Featured Research

from universities, journals, and other organizations

Breeding Heat Tolerant Beans To Withstand Warmer World

Date:
November 30, 2007
Source:
US Department of Agriculture
Summary:
Dry common beans--favorites like pinto, kidney, navy, red, black and snap--are grown mostly in the north-central and western regions of the United States. With looming climate change breeding heat-tolerant varieties is important for our future.

Geneticist Tim Porch examines the effects of high-temperature stress on pod development in the common bean.
Credit: Photo by Peggy Greb

Dry common beans—favorites like pinto, kidney, navy, red, black and snap—are grown mostly in the north-central and western regions of the United States. But thousands of miles away, Agricultural Research Service (ARS) geneticist Timothy Porch is working to make good beans even better.

Porch conducts research at the Tropical Agriculture Research Station in Mayagüez, Puerto Rico. He is looking for ways to reduce heat stress in common beans (Phaseolus vulgaris) grown in the continental United States by breeding heat-tolerant varieties.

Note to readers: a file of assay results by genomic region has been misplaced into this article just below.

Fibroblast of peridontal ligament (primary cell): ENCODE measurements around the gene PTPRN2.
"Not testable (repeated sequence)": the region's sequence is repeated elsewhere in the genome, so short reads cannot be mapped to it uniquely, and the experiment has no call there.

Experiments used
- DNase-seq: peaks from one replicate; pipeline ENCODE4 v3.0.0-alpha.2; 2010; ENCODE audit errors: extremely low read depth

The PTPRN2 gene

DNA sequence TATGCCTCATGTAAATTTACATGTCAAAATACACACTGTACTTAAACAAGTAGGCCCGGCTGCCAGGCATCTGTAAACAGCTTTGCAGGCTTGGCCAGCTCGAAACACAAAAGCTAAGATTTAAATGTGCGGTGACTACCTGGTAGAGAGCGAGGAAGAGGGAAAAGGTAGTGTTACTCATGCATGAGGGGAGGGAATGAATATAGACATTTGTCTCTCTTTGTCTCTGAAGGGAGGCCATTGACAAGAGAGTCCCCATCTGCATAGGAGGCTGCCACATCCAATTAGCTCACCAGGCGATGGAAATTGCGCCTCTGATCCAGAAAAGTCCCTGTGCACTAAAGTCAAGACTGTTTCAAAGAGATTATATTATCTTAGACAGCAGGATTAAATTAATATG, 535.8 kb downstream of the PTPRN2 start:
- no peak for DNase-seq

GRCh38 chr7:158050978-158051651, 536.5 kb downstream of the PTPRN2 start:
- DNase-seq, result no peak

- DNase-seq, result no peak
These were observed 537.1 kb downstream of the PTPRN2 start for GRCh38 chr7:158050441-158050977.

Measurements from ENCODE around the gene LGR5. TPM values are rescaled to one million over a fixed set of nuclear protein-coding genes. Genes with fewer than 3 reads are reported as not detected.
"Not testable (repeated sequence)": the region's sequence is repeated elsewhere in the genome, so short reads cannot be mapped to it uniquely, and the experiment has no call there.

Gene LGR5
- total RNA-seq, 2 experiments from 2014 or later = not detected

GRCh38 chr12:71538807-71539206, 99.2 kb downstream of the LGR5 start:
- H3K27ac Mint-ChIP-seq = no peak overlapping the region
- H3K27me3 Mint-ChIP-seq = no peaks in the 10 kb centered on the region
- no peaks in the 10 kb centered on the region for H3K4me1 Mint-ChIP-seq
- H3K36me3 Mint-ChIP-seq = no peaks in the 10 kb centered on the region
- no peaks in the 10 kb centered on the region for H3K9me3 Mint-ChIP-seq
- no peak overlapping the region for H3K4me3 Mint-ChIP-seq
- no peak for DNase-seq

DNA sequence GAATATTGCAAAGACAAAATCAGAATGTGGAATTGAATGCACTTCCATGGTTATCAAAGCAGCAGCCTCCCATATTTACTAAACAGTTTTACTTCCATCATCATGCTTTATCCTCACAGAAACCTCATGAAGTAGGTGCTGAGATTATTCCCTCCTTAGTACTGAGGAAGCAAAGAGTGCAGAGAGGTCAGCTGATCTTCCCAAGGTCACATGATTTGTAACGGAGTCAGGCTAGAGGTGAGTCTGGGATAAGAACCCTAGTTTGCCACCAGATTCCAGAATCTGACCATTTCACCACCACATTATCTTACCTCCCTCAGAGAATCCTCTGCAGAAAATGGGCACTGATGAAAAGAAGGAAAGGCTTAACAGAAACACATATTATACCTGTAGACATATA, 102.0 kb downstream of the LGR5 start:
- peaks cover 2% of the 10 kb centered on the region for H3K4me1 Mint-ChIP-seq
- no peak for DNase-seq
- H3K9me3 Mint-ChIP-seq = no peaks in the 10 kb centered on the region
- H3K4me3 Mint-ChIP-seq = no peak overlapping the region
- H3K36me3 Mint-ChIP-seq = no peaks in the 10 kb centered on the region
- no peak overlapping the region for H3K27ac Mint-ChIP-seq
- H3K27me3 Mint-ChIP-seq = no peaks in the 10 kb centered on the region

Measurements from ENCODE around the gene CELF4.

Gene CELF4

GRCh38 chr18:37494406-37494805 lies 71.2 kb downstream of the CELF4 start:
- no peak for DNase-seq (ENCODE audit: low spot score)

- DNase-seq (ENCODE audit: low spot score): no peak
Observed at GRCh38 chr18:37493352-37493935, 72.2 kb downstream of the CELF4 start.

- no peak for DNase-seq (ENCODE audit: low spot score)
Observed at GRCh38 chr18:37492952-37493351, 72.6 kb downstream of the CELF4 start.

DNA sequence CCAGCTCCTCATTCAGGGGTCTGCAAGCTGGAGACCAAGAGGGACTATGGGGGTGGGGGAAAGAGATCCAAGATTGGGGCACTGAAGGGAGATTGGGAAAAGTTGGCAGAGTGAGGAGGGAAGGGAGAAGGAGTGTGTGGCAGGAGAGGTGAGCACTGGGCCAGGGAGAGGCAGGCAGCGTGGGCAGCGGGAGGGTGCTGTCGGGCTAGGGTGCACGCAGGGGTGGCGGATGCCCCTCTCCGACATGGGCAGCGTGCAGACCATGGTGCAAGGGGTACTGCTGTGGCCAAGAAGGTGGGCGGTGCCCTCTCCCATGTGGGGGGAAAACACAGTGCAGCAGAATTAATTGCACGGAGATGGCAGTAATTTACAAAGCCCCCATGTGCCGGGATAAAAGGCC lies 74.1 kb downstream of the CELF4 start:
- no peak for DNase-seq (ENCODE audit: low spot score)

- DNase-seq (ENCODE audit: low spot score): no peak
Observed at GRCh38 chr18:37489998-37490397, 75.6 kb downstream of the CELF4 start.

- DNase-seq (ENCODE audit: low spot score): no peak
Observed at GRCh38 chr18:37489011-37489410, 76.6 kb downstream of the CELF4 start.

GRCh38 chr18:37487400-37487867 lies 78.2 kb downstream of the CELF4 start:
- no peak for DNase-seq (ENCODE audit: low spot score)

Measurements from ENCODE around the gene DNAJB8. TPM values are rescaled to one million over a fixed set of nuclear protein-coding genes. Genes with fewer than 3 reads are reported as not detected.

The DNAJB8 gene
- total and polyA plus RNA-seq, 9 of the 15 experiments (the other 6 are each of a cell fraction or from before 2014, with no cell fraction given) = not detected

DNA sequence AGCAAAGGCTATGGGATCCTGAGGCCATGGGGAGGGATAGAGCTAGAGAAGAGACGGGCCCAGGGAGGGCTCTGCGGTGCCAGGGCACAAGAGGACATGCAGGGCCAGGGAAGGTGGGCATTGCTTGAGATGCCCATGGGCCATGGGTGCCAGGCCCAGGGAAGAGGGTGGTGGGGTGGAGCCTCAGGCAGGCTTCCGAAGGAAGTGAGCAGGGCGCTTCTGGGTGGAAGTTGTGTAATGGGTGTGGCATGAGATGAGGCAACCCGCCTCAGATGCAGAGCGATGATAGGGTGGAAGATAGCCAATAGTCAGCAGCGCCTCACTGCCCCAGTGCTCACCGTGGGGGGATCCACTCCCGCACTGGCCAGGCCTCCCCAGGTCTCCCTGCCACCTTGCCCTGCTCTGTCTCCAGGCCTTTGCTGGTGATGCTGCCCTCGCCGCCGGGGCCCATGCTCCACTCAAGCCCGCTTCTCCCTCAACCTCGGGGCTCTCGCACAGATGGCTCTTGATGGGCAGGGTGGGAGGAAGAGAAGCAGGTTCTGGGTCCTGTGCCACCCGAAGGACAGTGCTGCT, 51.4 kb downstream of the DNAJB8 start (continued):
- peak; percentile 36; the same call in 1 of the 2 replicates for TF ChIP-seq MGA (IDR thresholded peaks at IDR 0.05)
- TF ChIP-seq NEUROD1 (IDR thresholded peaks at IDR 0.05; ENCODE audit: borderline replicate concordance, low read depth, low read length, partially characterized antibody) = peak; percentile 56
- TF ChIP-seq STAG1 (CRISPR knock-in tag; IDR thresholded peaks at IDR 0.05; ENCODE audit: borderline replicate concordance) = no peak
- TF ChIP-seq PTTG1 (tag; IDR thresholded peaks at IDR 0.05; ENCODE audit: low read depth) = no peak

Most common beans are adapted to relatively cool climates. But in the United States, common beans are cultivated at average temperatures that can exceed 86 degrees Fahrenheit during the day. These hot summers can hinder the reproductive development of bean crops, which in turn results in smaller potential yields.

However, tropical varieties of Phaseolus contain a much greater range of genetic diversity than the types commercially cultivated in the United States, and may carry traits that protect against heat stress. Porch is trying to bolster U.S. beans with high-temperature adaptations and other producer-friendly traits, such as drought tolerance and disease resistance.

In his search to find novel genetic traits, Porch has worked with two major germplasm centers: the International Center for Tropical Agriculture, in Cali, Colombia; and the ARS Western Regional Plant Introduction Station at Pullman, Wash.

Porch's research will support plant breeders' efforts to develop new bean varieties to meet market demands, increase yields and lower consumer costs. Producers will also be better positioned to respond to possible challenges in the future from emerging diseases and climate change.


Story Source:

The above story is based on materials provided by US Department of Agriculture. Note: Materials may be edited for content and length.


Cite This Page:

US Department of Agriculture. "Breeding Heat Tolerant Beans To Withstand Warmer World." ScienceDaily. ScienceDaily, 30 November 2007. <www.sciencedaily.com/releases/2007/11/071126152058.htm>.
US Department of Agriculture. (2007, November 30). Breeding Heat Tolerant Beans To Withstand Warmer World. ScienceDaily. Retrieved July 25, 2014 from www.sciencedaily.com/releases/2007/11/071126152058.htm
US Department of Agriculture. "Breeding Heat Tolerant Beans To Withstand Warmer World." ScienceDaily. www.sciencedaily.com/releases/2007/11/071126152058.htm (accessed July 25, 2014).